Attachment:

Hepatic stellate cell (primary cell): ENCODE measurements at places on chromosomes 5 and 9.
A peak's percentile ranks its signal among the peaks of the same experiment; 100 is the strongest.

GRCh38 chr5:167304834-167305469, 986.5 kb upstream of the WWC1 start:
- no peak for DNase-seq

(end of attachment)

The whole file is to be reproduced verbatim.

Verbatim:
Hepatic stellate cell (primary cell): ENCODE measurements at places on chromosomes 5 and 9.
A peak's percentile ranks its signal among the peaks of the same experiment; 100 is the strongest.

GRCh38 chr5:167304834-167305469, 986.5 kb upstream of the WWC1 start:
- no peak for DNase-seq